Influence of Personality on Natural Perfumery

Contact Antoinette on 072 134 9872

When perfuming with natural oils we are actually exploring the concept of relationship. The relationships between elements in a blend and our relationship to them. Our aim with aromachology is to create pleasant scents that transform behaviour and balance the whole system. We delve into the deeper meanings and associations we have with aromas and understand the reasons behind our attraction or aversion.

Our scent personalities are shaped by these perceptions. To have a deeper understanding of our intrinsic aromatic personality there is a couple of factors that influence our perception of scent. Our cultural conditioning, memories, environment, health and emotions all play a role in our relationship to smell.

Relationship
We have a relationship with our cultural history and environment. That is to say that we have been influenced by our heritage to identify certain aromas as pleasant and desirable. The context the aromas were used in has its own meaning and associations for us. Scents used in ceremony, in hospital or by our family, create personal memories of scent, our personal scent library so to speak, which bypasses all objective interpretation.

We also have a constantly evolving relationship between our bodies and the botanical elements we use in our blends. From objective analysis we know that Lavender is supposed to have a sedative and calming effect on us (4), but for some it may not have a pleasant physical effect at all. A scent you used to love in the past may not work so well for you anymore.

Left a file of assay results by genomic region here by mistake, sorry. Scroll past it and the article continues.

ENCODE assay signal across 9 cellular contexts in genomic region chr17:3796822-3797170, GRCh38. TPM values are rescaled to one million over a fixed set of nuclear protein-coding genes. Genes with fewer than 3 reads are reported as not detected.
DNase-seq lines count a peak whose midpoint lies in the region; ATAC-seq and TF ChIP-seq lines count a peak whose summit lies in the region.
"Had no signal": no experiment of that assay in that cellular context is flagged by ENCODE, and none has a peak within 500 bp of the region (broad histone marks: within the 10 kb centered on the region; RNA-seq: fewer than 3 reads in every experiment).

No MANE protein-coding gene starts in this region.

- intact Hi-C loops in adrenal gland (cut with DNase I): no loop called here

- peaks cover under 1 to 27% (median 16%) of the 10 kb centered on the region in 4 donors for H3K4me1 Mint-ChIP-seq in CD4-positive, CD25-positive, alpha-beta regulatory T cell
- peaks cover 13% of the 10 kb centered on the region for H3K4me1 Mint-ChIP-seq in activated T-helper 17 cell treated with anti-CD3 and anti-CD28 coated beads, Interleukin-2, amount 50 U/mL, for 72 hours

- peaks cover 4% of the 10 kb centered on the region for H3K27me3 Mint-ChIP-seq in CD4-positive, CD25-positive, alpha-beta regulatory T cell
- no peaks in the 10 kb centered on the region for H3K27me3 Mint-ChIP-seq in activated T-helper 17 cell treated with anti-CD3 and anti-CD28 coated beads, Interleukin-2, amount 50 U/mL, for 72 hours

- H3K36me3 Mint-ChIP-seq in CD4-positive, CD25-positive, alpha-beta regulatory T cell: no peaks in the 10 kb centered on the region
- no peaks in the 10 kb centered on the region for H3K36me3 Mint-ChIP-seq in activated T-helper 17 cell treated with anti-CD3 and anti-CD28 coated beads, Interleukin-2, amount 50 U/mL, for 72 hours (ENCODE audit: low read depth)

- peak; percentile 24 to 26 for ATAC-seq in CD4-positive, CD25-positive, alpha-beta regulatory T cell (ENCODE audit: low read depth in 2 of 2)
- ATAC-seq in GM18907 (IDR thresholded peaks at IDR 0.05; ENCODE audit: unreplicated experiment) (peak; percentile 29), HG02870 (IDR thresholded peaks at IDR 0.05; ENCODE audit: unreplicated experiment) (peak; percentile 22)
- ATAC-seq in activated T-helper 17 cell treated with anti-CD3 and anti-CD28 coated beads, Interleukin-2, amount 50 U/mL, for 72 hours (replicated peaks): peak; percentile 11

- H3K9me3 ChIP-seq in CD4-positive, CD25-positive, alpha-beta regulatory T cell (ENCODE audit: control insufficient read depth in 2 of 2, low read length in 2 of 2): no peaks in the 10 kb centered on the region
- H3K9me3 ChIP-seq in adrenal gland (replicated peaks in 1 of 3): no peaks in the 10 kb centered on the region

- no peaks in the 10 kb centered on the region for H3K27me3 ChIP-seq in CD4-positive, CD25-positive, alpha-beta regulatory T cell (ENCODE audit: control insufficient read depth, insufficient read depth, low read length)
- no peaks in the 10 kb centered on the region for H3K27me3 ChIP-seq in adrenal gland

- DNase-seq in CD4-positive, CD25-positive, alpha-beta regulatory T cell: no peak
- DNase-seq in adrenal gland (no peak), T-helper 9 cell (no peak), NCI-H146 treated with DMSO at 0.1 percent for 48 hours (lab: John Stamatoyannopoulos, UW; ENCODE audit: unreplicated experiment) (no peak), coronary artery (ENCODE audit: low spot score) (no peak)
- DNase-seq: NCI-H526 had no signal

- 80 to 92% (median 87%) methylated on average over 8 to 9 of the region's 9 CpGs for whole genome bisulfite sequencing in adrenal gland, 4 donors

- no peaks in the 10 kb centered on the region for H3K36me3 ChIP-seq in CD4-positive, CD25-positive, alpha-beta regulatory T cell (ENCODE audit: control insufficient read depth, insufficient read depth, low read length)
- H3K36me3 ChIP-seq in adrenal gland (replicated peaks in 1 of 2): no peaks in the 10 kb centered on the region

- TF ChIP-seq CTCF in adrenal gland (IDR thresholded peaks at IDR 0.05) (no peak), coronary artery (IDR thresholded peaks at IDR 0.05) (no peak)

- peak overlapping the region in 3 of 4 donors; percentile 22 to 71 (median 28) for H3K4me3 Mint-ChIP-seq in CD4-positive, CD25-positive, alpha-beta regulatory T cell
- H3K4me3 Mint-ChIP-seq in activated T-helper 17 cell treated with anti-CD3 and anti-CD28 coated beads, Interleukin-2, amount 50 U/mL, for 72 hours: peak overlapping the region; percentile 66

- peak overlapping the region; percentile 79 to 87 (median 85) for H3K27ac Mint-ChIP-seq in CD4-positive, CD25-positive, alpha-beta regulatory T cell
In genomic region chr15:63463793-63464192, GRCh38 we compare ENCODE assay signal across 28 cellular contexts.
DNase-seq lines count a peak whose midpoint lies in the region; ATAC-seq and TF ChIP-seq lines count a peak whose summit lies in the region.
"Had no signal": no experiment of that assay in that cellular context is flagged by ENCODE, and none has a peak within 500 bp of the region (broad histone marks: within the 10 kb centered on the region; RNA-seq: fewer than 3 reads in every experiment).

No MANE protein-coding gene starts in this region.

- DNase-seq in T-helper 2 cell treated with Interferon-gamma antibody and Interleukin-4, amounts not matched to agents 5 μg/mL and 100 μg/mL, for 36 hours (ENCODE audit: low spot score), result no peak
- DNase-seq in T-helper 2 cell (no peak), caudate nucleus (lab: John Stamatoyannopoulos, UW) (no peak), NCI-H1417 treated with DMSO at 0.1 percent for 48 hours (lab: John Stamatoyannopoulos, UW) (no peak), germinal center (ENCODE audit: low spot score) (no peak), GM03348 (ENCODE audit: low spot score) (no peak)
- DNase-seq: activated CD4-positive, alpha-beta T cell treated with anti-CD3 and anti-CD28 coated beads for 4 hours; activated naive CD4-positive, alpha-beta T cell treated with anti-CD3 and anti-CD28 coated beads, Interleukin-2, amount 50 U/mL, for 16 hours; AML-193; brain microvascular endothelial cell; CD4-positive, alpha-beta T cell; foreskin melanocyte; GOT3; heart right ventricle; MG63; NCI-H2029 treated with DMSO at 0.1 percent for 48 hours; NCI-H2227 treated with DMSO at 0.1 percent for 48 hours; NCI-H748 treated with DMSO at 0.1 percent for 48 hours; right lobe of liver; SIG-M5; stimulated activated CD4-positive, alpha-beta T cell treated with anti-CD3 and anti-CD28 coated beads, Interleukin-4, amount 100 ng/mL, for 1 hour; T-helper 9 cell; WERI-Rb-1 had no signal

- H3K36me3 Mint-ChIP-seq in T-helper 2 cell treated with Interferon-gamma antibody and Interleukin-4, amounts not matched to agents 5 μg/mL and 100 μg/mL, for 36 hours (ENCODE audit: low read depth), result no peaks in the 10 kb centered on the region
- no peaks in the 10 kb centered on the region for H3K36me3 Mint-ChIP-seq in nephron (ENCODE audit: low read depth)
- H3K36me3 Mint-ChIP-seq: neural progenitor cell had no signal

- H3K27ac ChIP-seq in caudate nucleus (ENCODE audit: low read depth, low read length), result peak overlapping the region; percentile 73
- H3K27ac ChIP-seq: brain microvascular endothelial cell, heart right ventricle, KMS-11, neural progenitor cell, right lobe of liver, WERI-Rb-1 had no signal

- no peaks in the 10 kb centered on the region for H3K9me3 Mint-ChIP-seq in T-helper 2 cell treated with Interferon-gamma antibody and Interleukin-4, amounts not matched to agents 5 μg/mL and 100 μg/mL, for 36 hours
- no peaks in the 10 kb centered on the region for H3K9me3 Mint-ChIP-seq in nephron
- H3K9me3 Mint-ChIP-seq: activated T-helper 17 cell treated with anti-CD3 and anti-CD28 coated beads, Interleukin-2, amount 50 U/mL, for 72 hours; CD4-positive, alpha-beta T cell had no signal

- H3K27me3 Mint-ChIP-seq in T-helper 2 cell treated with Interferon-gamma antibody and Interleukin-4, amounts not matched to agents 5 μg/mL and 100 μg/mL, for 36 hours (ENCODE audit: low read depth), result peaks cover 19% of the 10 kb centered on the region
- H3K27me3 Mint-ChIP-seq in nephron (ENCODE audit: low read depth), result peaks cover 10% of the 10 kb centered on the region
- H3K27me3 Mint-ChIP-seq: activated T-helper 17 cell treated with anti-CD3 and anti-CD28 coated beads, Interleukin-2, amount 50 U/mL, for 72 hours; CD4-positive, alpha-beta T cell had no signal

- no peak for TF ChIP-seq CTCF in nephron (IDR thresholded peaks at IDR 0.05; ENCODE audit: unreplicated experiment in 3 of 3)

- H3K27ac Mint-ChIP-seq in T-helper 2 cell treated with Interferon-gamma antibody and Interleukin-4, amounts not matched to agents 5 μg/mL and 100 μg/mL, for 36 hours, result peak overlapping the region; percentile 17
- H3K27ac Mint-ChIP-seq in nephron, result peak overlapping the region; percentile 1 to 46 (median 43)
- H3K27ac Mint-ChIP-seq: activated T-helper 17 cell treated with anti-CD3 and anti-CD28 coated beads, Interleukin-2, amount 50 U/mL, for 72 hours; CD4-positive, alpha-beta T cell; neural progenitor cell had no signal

There is a relationship between the aromas themselves. Some aromas don’t combine or “dance” well together, as they may blend undesirable qualities and create a note that is jarring or overpowering. Or they might not have the desired therapeutic effect as they are not in synergy with your intention for the blend. The result may turn out just plain blah 😉

The carrier material and the blend of aromas are also relating. As an example, a perfume in a balm will capture the perfume as a static moment in time, whereas a perfume in alcohol or jojoba will develop and change over time. Some carriers we choose might not be ideal for our intentions of use such as a carrier for a massage oil vs. a carrier for a perfume oil. Every carrier also has its own scent profile, which might interfere with the desired result.

Plant Personality Profile

To make things even more interesting, each plant we use in perfume also has its own unique personality. You might see aspects of yourself in a Ylang Ylang personality for instance, which is said to be a seductive, passionate, temperamental, confident and radiant personality, that likes to wear colourful clothes and bright jewellery.(3) You might find are drawn to it because you need more of these qualities in your life.

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“Atlas Cedarwood’s personality is someone gliding through life as if they had a royal charter. They may actually appear haughty and just too grand to approached about anything mundane, but this assumption is usually incorrect as they are a tower of strength in almost all situations. Cedarwood personalities instil confidence and security in people less able to cope with life’s stresses and strains.” (1)